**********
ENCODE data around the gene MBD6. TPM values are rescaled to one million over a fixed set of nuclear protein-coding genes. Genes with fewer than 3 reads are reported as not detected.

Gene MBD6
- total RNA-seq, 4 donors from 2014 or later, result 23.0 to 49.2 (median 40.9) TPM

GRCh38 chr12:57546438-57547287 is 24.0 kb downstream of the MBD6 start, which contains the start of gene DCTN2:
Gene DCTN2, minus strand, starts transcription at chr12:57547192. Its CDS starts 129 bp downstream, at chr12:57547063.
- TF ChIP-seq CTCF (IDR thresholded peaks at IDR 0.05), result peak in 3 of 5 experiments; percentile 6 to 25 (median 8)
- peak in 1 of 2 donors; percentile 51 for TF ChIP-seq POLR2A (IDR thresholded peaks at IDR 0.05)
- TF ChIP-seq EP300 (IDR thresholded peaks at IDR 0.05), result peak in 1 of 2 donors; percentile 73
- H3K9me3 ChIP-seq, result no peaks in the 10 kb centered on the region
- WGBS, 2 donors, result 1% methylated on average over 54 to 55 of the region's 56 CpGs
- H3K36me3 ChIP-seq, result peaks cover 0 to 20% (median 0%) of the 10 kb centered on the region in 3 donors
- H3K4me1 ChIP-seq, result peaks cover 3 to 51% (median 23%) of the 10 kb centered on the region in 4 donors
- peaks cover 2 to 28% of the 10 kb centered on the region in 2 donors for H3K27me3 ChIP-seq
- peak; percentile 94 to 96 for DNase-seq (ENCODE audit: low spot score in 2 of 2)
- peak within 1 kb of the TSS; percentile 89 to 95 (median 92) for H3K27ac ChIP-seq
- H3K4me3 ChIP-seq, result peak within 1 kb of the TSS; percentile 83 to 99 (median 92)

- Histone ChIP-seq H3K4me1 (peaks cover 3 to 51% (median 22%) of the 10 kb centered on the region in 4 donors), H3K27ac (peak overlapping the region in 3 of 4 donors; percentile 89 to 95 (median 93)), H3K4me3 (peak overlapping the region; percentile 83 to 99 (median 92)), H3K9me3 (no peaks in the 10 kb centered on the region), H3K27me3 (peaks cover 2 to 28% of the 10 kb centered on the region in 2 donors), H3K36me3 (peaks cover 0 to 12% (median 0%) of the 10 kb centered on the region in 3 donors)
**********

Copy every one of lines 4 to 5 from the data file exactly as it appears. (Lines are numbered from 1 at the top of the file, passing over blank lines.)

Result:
GRCh38 chr12:57546438-57547287 is 24.0 kb downstream of the MBD6 start, which contains the start of gene DCTN2:
Gene DCTN2, minus strand, starts transcription at chr12:57547192. Its CDS starts 129 bp downstream, at chr12:57547063.